Sunday, January 31, 2016

Six life lessons from Mr. Rogers

The other day the "ending" song of Mr. Roger’s Neighborhood popped into my head.  It must be because Juliette watches a cartoon made by PBS which uses the same melody (Daniel Tiger’s Neighborhood).  And even after all these years, the lines seemed to come back to me so clearly (give or take a few words).  

It's such a good feeling
To know you're alive.
It's such a happy feeling:
You're growing inside.
And when you wake up ready to say,
"I think I'll make a snappy new day."
It's such a good feeling,
A very good feeling,
The feeling you know
You're alive.


And I realized that even at nearly 42 years old, these words ring very true and are frankly a good mantra.  It seems I am not the only one out there who is inspired by old Fred either.  Other bloggers have been inspired by him, too.

Say what you will about his obsession with cardigans and the 70s home decorations, Mr. Rogers was ahead of his time.  And he had a lot to teach us.

1.     We really are lucky to be alive.  These are the first lines of the song above and excellent ones to remember at any age.  We need only watch the nightly news to realize we are the lucky ones today.  We’ve got a roof over our heads (even if it is a rental), we’re healthy and absolutely spoiled compared to most of the world’s population.  How revolutionary that this simple message of counting your blessings was being sent out to young children by his show.  

2.     Keep work and home separate.  You know how he always took off his work jacket for one of his cardigans?  Then he took off his street shoes for his Keds.  By these simple acts, Mr. Rogers is shedding his work persona and getting cozy at home.  Today it’s increasingly difficult to keep work out of our home lives, with emails and texts which can arrive or be answered at any hour.  We should take a page from Fred’s book on this one.  Plus, cardigans ARE cool.

3.     Your imagination is vital.  I loved when Mr. Rogers went to the Neighborhood of Make-Believe to make the voices for King Friday and Henrietta Pussycat.  How cool was that to have a trolley in your living room that went to an imaginary world!  He reminded kids how essential imaginary play is.  I still value imaginary play today, with my daughter, and sometimes I use visualization exercises to calm myself as I go to sleep or get out of a funk.  By this focus on the imaginary, he was also encouraging creativity.  In our world of ready-made apps and games for kids, let us not forget a healthy dose of imagination.

4.    Talking about your feelings is key.  In some versions of the ending song, Mr. Rogers says something to the extent of “you’ll have things you’ll want to talk about/I will, too.”  But he also says we can choose to share our feelings, or not.  It’s still an important message today for us all.  Talking it out, sharing our emotions is the only way to hash things out.  He also reminds us simply that it’s ok to have feelings, that those feelings are our own.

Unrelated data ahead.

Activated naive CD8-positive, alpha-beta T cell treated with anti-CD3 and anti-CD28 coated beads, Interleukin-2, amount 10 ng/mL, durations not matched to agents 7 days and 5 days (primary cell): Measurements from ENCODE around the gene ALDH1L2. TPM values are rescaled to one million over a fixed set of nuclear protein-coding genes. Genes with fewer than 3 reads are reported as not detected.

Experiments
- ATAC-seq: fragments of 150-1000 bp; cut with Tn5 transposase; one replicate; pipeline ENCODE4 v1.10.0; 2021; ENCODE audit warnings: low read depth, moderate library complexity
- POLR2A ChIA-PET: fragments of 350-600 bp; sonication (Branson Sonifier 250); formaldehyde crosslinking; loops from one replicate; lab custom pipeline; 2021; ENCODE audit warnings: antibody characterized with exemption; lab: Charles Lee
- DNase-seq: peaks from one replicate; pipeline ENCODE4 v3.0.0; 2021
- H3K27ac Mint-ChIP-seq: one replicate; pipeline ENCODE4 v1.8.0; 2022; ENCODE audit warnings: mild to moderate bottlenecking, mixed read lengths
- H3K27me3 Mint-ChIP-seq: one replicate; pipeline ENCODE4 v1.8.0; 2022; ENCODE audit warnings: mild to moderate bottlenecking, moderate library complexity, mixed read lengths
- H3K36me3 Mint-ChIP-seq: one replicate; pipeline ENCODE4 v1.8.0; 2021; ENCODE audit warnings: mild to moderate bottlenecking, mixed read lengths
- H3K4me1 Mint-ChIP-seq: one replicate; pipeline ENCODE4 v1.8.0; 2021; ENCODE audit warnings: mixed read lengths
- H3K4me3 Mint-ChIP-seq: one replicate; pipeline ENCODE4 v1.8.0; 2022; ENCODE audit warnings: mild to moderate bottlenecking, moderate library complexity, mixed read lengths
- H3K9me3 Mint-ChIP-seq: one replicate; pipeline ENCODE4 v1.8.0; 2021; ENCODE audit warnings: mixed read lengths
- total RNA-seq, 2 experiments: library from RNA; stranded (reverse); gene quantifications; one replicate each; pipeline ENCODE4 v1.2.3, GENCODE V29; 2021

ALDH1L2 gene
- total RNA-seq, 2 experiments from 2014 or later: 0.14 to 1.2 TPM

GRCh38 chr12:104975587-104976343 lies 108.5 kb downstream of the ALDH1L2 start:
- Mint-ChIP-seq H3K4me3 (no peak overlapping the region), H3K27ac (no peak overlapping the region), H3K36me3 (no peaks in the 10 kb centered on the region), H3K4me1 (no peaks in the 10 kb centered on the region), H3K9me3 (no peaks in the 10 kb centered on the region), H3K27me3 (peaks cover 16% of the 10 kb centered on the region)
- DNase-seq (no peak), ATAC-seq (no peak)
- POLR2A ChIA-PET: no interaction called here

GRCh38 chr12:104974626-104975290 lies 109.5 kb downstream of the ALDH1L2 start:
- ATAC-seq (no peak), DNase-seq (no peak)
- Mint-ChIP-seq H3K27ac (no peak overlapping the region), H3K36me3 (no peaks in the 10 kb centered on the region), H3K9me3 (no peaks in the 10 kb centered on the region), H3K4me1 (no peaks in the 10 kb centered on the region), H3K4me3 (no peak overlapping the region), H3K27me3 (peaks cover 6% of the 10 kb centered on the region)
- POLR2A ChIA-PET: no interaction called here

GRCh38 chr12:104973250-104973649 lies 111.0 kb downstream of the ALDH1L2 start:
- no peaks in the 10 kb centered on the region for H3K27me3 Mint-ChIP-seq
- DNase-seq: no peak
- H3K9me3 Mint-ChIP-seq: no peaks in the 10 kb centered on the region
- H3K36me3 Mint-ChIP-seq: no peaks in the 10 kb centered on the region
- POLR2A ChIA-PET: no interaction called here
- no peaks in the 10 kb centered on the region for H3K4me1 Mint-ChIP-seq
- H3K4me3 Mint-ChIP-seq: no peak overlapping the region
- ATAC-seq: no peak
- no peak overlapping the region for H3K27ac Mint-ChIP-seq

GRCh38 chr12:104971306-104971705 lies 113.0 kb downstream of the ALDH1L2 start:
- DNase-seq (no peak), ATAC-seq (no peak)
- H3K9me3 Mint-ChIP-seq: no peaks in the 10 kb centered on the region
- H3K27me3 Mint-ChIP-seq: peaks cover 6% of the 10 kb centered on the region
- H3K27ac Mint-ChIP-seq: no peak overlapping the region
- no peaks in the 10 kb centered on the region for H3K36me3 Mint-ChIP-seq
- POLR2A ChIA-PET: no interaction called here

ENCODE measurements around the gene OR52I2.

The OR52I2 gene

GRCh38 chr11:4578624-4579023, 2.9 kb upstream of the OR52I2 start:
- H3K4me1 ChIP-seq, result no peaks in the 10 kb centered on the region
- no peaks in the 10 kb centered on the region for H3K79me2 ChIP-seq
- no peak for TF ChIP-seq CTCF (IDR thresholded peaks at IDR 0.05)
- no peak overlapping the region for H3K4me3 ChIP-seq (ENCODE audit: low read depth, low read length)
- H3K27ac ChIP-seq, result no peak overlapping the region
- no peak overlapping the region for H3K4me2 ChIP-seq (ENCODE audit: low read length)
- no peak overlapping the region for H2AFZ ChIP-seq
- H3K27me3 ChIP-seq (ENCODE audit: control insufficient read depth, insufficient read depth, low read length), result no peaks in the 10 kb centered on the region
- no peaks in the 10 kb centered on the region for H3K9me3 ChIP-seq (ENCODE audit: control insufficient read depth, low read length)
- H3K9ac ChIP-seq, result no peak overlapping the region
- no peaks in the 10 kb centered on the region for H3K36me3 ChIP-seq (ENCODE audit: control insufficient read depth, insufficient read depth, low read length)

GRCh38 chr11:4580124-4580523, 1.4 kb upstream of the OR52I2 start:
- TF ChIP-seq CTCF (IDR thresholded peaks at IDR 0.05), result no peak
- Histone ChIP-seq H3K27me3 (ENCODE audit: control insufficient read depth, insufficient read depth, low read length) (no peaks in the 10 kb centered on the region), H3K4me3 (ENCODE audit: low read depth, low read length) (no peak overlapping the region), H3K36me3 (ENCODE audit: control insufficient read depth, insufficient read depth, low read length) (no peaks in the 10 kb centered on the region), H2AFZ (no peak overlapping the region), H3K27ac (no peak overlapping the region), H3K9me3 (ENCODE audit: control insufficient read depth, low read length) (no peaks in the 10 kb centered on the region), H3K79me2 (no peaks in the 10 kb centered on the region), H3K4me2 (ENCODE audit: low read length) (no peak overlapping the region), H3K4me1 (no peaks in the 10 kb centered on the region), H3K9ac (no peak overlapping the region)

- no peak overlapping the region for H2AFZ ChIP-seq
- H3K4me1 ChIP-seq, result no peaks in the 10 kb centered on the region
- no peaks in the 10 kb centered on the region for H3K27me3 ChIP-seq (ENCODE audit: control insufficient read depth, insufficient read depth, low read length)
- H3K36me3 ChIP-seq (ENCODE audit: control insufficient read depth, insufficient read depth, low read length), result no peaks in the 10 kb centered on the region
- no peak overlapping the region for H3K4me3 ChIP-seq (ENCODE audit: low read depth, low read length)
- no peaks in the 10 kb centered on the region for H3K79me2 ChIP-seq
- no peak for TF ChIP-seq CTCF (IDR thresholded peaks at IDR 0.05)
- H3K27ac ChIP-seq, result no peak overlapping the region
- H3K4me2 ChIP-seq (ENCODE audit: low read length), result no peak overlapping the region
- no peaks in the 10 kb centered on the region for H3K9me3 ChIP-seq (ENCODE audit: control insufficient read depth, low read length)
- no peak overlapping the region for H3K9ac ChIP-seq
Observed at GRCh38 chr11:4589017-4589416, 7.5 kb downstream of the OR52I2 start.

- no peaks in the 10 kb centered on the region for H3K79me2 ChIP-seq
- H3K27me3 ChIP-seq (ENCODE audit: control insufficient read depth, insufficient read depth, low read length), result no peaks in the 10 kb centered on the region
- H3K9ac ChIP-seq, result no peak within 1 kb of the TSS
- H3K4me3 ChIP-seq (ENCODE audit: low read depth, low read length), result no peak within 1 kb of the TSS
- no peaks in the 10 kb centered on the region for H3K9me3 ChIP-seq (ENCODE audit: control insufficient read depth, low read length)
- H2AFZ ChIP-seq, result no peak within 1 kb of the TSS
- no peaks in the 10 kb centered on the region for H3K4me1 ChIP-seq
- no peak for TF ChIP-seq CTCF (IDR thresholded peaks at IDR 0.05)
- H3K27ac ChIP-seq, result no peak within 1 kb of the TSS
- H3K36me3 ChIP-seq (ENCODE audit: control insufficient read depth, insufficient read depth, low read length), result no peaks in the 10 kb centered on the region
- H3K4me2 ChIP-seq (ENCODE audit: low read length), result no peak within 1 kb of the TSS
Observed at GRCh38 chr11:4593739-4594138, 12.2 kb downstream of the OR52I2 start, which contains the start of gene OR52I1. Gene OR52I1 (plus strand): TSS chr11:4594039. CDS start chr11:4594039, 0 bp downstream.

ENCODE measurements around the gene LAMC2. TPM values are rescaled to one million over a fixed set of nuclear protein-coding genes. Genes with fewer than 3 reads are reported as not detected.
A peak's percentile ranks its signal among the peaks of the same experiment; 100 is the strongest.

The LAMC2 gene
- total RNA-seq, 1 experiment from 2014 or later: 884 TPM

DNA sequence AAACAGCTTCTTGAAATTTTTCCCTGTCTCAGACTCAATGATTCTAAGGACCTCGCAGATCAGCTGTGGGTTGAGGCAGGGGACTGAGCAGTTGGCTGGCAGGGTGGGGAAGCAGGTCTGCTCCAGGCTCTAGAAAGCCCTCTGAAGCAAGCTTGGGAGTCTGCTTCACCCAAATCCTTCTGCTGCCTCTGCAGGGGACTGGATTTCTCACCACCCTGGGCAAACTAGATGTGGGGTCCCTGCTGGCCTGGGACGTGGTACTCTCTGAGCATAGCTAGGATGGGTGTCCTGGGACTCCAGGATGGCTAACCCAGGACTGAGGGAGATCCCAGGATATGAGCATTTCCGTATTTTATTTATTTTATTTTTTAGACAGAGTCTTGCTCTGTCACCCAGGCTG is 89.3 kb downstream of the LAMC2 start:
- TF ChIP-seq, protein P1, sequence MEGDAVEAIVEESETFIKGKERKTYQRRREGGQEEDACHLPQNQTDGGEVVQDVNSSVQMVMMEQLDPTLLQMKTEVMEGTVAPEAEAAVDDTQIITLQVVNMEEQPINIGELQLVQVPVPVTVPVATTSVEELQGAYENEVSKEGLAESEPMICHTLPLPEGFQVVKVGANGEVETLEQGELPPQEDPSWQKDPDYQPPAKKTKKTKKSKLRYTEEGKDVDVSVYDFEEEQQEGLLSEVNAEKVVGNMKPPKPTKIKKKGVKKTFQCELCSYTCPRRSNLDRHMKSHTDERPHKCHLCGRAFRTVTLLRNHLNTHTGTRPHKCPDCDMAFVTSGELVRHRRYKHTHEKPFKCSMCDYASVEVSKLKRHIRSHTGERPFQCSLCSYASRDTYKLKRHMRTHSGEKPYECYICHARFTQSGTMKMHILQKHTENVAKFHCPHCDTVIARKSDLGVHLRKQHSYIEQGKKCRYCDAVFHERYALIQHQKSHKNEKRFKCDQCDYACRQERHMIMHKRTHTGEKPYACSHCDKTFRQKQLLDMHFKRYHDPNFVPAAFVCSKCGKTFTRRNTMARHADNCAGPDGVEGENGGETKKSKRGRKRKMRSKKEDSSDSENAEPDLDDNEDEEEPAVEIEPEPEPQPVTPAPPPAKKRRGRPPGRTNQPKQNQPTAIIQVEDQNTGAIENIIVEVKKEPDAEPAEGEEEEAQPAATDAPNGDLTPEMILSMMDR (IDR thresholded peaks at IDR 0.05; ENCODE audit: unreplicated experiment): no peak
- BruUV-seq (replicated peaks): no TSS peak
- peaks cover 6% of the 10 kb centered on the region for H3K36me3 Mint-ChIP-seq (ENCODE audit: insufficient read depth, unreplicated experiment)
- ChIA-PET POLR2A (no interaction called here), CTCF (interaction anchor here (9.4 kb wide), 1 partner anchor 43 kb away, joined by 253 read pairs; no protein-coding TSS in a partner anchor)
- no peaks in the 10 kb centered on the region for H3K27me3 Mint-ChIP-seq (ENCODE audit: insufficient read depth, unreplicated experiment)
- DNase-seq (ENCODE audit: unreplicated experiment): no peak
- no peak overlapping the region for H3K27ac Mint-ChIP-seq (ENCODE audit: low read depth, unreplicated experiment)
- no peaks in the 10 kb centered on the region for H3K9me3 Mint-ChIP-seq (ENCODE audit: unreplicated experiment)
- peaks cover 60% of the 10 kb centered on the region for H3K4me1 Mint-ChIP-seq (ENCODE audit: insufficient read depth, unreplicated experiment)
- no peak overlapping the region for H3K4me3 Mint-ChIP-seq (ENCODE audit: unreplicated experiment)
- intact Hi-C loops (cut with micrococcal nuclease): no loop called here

5.     Neighbors and friends make the world a better place. In the beginning theme song he says “it’s a beautiful day in the neighborhood” and “won’t you be mine, could you be mine, won’t you be my neighbor?”  We need neighbors and friends like we need oxygen.  Without our circle of people and connections, we’d be lonely and down.  People with more friends and social contacts live longer, too.  Communication and sharing experiences helps kids and adults build a fuller life.  I know friend time sure helps me get through those tough moments.

6.     It’s in our hands to make it a “snappy new day”.  I like this idea of a snappy new day.  It sounds optimistic and fun.  It also sounds like I can snap out of a bad mood and it’s my choice.  That is a powerful message for anyone.  It’s about waking up with hope that today will be a good day and that we are the authors of our days.  

So as the winter doldrums set in, let’s make tomorrow a snappy one and hold friends and neighbors close to our hearts!  And don’t forget your cardigan.


I Say Oui said...

I watched "Mister Rogers" regularly as a kid. A few years ago, I watched it as an adult for the first time, and as you said, I was struck by how appropriate the lessons are for all ages. They're quite profound, actually. The episode I watched was about how nobody owns you. Your parents love you and take care of you, but you are your own person.

Okay, now I want to watch more episodes!

Kaye said...

Love these kind of posts - they really make you rethink and are mind-opening